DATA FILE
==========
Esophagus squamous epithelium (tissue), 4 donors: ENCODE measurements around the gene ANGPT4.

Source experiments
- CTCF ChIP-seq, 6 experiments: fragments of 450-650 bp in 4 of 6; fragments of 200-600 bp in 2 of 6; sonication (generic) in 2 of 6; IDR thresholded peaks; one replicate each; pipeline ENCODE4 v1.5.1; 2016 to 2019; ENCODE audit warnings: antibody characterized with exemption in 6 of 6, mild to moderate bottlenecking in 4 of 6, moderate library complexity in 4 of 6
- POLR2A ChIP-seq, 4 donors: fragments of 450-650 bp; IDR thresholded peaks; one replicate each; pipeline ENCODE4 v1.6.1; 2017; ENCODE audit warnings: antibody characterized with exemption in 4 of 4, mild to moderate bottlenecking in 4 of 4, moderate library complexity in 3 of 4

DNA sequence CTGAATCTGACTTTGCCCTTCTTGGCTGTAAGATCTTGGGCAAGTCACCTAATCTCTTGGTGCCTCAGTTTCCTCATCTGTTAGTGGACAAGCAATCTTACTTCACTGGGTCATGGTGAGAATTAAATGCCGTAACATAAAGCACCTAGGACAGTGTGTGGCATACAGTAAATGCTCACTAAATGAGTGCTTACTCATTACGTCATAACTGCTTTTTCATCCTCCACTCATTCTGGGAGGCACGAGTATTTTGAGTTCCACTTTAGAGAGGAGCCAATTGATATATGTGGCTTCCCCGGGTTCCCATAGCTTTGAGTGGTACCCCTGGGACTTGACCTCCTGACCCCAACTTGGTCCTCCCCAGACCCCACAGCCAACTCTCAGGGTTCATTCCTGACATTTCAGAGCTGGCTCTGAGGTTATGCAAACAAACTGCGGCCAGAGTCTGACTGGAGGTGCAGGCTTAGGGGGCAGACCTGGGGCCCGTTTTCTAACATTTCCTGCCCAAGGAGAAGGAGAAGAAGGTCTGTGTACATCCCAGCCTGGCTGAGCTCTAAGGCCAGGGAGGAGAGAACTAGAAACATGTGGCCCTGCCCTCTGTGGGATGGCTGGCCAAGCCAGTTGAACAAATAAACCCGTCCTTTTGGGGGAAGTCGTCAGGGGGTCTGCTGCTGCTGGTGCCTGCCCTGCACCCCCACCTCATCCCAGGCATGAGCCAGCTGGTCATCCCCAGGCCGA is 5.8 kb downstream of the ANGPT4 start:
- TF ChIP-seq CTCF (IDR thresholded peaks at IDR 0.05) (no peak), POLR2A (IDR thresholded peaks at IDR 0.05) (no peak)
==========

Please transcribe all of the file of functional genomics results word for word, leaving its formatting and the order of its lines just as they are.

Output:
Esophagus squamous epithelium (tissue), 4 donors: ENCODE measurements around the gene ANGPT4.

Source experiments
- CTCF ChIP-seq, 6 experiments: fragments of 450-650 bp in 4 of 6; fragments of 200-600 bp in 2 of 6; sonication (generic) in 2 of 6; IDR thresholded peaks; one replicate each; pipeline ENCODE4 v1.5.1; 2016 to 2019; ENCODE audit warnings: antibody characterized with exemption in 6 of 6, mild to moderate bottlenecking in 4 of 6, moderate library complexity in 4 of 6
- POLR2A ChIP-seq, 4 donors: fragments of 450-650 bp; IDR thresholded peaks; one replicate each; pipeline ENCODE4 v1.6.1; 2017; ENCODE audit warnings: antibody characterized with exemption in 4 of 4, mild to moderate bottlenecking in 4 of 4, moderate library complexity in 3 of 4

DNA sequence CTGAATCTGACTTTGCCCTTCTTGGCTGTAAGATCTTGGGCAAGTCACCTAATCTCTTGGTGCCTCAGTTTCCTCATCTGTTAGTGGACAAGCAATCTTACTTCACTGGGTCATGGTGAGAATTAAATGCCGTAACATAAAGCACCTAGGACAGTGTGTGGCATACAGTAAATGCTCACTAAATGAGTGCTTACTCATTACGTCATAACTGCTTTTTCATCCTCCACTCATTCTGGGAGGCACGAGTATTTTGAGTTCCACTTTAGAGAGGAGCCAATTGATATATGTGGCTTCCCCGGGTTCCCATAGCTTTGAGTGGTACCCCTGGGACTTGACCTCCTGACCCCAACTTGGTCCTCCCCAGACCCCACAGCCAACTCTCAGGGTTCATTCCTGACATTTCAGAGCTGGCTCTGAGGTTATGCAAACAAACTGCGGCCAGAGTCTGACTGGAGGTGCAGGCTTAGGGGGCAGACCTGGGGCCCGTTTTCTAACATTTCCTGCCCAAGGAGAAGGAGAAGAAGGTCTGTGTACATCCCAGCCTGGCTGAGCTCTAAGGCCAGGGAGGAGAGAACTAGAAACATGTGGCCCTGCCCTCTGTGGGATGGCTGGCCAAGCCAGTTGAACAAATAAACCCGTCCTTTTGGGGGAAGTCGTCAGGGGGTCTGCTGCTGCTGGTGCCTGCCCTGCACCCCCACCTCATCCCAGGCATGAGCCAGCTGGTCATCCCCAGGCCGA is 5.8 kb downstream of the ANGPT4 start:
- TF ChIP-seq CTCF (IDR thresholded peaks at IDR 0.05) (no peak), POLR2A (IDR thresholded peaks at IDR 0.05) (no peak)